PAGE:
We’re currently working on a JMS-drived application, which is being used as an integration point between several systems. We’ve defined a standard exception handling process – checked exceptions for those errors that can be handled by the system, unchecked exceptions for those errors that cannot be handled. The unchecked exceptions are all allowed to bubble up, where they are caught at the top level (and the top level only).

Given that the entire system is driven by received messages, the “top” of our application is our MessageListener, which before today looked a little like this:



	

public void onMessage(Message m) {

try { process(m); } catch (Throwable t) { log(t); } }

As per our exception handling strategy, this is the only place where unchecked exceptions are caught. Today we started implementing the various sad-path scenarios, the first of which was “what happens if processing the message fails?”. In our case this scenario translates as process throwing an unchecked exception. This being our first scenario, we’ve assumed that any runtime exception is a transient error – possibly down to one of the systems we’re integrating with being down. As such we decided that we’ll want to attempt to process the message again.

The simplest way to re-try a message is to use a transactional JMS session and rollback the session, as this returns the message back on to the topic/queue – we’d then specify a maximum number of times a message can be retried. It also follows that when using a transactional session you need to commit the session if the message was successfully processed.

Adding the code to commit a transaction is straightforward – but we do have to expose the session inside the listener (we’re using a topic here for monitoring purposes):



	

public OurMessageListener(TopicSession topicSession) {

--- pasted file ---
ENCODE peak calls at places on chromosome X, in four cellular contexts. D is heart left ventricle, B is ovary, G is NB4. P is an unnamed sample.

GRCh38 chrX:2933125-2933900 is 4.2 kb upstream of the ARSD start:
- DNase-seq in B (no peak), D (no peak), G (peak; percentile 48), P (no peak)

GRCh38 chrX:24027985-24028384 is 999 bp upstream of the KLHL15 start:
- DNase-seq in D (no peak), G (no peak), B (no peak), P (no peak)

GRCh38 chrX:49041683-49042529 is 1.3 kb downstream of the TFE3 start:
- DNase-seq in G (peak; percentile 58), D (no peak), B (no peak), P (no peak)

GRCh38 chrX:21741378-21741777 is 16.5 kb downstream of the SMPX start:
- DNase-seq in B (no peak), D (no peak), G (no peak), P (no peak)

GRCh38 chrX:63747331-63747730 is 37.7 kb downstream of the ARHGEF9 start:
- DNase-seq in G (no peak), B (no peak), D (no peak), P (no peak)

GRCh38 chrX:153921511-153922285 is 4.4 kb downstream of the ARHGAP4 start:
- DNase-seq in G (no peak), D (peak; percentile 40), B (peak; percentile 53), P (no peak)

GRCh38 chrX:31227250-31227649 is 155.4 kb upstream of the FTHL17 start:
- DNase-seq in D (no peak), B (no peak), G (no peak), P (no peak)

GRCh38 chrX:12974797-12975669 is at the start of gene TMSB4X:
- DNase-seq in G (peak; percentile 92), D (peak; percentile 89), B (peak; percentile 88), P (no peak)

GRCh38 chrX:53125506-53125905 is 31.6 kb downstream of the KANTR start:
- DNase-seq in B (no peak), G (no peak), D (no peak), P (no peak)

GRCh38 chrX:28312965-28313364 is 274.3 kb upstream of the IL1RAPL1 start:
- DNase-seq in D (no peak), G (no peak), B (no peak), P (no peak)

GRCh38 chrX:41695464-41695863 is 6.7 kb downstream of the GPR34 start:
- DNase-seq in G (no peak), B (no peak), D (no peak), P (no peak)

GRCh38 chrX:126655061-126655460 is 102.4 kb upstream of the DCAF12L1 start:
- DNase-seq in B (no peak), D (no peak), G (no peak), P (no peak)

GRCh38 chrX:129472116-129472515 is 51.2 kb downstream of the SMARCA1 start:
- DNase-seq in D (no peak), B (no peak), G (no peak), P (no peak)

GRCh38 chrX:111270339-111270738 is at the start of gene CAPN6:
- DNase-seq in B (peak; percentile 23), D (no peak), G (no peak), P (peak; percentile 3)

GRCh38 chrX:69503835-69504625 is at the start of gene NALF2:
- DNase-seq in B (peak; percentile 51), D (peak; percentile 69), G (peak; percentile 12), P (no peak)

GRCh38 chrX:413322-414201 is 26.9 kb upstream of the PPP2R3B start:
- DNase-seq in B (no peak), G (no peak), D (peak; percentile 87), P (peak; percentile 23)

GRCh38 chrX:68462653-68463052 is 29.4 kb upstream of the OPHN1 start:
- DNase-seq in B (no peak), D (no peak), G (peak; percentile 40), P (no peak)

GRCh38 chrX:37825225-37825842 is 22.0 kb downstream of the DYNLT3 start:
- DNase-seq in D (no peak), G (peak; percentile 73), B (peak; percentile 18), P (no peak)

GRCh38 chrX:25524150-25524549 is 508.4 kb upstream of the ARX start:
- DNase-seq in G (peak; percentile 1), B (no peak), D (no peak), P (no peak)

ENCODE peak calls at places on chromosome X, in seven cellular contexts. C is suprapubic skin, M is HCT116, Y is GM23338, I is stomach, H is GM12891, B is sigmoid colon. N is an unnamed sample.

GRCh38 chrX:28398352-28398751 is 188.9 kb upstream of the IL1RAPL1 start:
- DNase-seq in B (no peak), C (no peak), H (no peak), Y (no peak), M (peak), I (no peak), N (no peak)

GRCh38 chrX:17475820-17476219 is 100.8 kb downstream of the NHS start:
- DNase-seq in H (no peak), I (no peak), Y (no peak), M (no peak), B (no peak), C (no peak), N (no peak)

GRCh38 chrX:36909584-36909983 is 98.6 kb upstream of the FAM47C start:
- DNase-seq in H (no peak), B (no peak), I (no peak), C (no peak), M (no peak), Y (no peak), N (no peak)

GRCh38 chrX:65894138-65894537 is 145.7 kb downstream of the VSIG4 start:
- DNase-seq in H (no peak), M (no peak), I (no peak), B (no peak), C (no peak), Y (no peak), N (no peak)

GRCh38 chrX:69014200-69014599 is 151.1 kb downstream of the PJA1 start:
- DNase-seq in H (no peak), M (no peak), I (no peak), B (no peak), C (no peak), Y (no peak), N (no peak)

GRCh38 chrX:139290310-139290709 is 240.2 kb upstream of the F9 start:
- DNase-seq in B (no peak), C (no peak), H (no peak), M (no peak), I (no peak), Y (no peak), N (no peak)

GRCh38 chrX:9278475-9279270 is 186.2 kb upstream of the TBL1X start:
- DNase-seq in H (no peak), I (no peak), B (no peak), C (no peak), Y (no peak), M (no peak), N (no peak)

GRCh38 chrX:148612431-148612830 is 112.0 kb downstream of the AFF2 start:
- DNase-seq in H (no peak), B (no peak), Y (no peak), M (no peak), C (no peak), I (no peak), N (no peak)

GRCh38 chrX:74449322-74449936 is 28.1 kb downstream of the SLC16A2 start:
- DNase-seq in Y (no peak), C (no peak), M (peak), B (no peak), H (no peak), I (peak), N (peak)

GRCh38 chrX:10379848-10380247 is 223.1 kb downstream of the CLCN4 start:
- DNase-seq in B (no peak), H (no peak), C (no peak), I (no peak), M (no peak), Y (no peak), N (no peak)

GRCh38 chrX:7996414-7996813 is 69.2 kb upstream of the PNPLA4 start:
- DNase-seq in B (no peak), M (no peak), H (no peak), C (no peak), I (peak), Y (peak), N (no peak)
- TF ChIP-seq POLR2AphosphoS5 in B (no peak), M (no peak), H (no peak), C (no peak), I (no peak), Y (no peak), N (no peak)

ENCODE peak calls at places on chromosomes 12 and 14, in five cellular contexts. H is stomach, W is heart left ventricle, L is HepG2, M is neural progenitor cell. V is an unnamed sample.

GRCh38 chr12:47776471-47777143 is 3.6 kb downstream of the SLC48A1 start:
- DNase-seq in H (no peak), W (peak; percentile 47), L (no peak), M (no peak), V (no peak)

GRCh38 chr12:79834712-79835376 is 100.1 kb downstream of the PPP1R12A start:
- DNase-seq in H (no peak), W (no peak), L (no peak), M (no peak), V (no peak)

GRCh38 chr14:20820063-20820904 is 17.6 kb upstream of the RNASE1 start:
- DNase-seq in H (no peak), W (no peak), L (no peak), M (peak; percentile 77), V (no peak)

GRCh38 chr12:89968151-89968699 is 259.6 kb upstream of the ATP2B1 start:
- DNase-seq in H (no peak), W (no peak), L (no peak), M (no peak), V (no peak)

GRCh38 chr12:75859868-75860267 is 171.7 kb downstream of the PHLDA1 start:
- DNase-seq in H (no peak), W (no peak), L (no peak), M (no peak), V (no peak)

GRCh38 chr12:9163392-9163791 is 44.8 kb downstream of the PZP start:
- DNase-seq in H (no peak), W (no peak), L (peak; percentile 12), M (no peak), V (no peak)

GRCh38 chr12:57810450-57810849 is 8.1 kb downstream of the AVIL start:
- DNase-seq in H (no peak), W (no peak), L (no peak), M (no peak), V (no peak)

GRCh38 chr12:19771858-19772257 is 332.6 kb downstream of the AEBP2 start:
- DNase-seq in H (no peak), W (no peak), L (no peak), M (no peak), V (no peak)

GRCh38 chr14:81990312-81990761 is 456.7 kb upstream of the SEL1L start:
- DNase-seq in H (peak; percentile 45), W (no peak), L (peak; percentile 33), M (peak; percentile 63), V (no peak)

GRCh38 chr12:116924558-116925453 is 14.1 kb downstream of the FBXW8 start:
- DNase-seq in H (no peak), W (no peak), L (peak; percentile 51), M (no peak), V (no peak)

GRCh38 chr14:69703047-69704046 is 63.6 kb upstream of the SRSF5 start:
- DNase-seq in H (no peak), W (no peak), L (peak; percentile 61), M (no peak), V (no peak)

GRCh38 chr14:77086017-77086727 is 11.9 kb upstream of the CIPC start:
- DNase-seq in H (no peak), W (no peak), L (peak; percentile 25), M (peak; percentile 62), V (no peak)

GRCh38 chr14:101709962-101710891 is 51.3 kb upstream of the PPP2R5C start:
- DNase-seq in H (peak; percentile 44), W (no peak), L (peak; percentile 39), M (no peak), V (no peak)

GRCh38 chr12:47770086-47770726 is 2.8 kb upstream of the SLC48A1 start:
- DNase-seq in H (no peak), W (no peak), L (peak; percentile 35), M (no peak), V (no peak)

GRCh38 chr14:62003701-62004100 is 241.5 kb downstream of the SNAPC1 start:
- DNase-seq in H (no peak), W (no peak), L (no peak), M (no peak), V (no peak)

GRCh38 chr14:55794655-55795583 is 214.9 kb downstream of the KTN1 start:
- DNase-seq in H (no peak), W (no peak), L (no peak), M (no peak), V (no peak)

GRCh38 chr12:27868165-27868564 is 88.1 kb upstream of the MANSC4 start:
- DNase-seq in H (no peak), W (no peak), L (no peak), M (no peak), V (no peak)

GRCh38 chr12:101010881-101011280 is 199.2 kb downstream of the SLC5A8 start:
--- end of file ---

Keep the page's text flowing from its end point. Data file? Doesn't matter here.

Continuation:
this.topicSession = topicSession; }

public void onMessage(Message m) {

try { process(m); //if we get here, we've processed the message topicSession.commit(); } catch (Throwable t) { log(t); } }

Adding the code to roll a session back is a bit more work:



	

public void onMessage(Message m) {

try { process(m); topicSession.commit(); } catch (Throwable t) { log(t); topicSession.rollback(); } }

Great so far, but our next “sad-path” scenario is going to give us a little more trouble. What if we receive a message that we can’t translate into something meaningful? We don’t want to re-try the message, as we know we’re not going to be able to handle it later – the message is just plain bad. To handle this case, we separated out the message processing and had it throw a checked exception:



	

public void onMessage(Message m) {

try { Object command = new MessageHandler(m); process(command); topicSession.commit(); } catch (MessageInvalidException e) { log(t); //we don't want to retry the message topicSession.commit(); } catch (Throwable t) { log(t); topicSession.rollback(); } }

This works as far as it goes, but up to this point I’ve been oversimplifying things a little. We’d abstracted our use of JMS behind two simple methods, which so far had been good enough for use in all our tests, and both client and server code:



	

public interface MessagingFacade {

void subscribe(MessageListener listener); void publish(String xmlToSend); }

The subscribe call hides all the JMS plumbing – including the creation of the session itself. If we want to pass our session into the message listener, we need to expose it from the MessagingFacade or create it ourself – either way we kind of defeat the object of the facade. If we don’t use the facade, we end up complicating much of our code.

The solution we came up with was to create a TransactionalMessagingListener like so:



	

public class TransactionalMessagingListener

implements MessageListener { public TransactionalMessagingListener( TopicSession topicSession, MessageListener delegate) { ... } public void onMessage(Message m) { try { delegate.onMessage(m) topicSession.commit(); } catch (Throwable t) { log(t); topicSession.rollback(); }

}